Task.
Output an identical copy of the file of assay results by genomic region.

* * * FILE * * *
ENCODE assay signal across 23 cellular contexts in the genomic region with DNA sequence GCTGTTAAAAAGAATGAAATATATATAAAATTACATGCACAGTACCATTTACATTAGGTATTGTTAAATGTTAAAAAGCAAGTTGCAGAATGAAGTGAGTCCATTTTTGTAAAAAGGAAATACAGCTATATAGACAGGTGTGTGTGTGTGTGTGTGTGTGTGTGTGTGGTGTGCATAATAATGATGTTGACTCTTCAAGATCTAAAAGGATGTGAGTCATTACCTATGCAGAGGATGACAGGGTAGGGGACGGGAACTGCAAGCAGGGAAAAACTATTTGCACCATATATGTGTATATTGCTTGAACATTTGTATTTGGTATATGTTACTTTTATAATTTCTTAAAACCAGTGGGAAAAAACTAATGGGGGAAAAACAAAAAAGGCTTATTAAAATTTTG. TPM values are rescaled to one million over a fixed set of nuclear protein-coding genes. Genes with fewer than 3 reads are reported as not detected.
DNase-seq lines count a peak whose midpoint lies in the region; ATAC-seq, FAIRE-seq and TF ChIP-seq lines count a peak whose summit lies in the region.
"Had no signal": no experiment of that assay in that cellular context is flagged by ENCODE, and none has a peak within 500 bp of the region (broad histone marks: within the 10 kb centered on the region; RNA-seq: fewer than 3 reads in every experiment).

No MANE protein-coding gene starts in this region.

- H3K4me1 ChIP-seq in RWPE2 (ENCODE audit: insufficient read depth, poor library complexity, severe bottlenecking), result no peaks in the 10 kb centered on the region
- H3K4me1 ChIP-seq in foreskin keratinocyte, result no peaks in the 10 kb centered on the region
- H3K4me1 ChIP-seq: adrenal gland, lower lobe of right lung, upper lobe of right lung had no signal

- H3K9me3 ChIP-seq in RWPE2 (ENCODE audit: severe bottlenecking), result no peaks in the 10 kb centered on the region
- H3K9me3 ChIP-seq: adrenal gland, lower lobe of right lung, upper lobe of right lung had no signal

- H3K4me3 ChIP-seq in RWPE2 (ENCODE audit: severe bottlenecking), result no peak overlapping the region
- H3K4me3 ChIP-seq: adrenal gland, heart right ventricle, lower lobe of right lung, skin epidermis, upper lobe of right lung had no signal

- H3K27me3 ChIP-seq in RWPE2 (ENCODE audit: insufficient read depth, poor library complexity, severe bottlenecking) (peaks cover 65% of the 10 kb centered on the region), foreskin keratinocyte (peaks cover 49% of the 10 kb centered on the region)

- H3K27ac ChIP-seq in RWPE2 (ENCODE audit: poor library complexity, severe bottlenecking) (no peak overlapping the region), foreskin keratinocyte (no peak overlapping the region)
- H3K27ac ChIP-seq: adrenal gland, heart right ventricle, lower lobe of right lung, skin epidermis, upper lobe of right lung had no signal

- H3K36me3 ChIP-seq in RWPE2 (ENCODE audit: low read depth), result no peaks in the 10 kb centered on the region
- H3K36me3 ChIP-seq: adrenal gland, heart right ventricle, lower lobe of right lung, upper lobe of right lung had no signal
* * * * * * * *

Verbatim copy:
ENCODE assay signal across 23 cellular contexts in the genomic region with DNA sequence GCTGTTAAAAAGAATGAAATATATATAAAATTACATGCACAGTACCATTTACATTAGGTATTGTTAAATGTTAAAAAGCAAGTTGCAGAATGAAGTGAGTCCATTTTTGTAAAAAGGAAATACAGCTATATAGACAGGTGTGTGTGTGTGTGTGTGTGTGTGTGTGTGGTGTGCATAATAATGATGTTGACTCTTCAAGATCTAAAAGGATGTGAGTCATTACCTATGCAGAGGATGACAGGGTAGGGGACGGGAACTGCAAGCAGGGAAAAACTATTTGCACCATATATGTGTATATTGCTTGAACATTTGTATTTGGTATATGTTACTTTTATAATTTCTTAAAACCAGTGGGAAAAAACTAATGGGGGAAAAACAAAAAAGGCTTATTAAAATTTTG. TPM values are rescaled to one million over a fixed set of nuclear protein-coding genes. Genes with fewer than 3 reads are reported as not detected.
DNase-seq lines count a peak whose midpoint lies in the region; ATAC-seq, FAIRE-seq and TF ChIP-seq lines count a peak whose summit lies in the region.
"Had no signal": no experiment of that assay in that cellular context is flagged by ENCODE, and none has a peak within 500 bp of the region (broad histone marks: within the 10 kb centered on the region; RNA-seq: fewer than 3 reads in every experiment).

No MANE protein-coding gene starts in this region.

- H3K4me1 ChIP-seq in RWPE2 (ENCODE audit: insufficient read depth, poor library complexity, severe bottlenecking), result no peaks in the 10 kb centered on the region
- H3K4me1 ChIP-seq in foreskin keratinocyte, result no peaks in the 10 kb centered on the region
- H3K4me1 ChIP-seq: adrenal gland, lower lobe of right lung, upper lobe of right lung had no signal

- H3K9me3 ChIP-seq in RWPE2 (ENCODE audit: severe bottlenecking), result no peaks in the 10 kb centered on the region
- H3K9me3 ChIP-seq: adrenal gland, lower lobe of right lung, upper lobe of right lung had no signal

- H3K4me3 ChIP-seq in RWPE2 (ENCODE audit: severe bottlenecking), result no peak overlapping the region
- H3K4me3 ChIP-seq: adrenal gland, heart right ventricle, lower lobe of right lung, skin epidermis, upper lobe of right lung had no signal

- H3K27me3 ChIP-seq in RWPE2 (ENCODE audit: insufficient read depth, poor library complexity, severe bottlenecking) (peaks cover 65% of the 10 kb centered on the region), foreskin keratinocyte (peaks cover 49% of the 10 kb centered on the region)

- H3K27ac ChIP-seq in RWPE2 (ENCODE audit: poor library complexity, severe bottlenecking) (no peak overlapping the region), foreskin keratinocyte (no peak overlapping the region)
- H3K27ac ChIP-seq: adrenal gland, heart right ventricle, lower lobe of right lung, skin epidermis, upper lobe of right lung had no signal

- H3K36me3 ChIP-seq in RWPE2 (ENCODE audit: low read depth), result no peaks in the 10 kb centered on the region
- H3K36me3 ChIP-seq: adrenal gland, heart right ventricle, lower lobe of right lung, upper lobe of right lung had no signal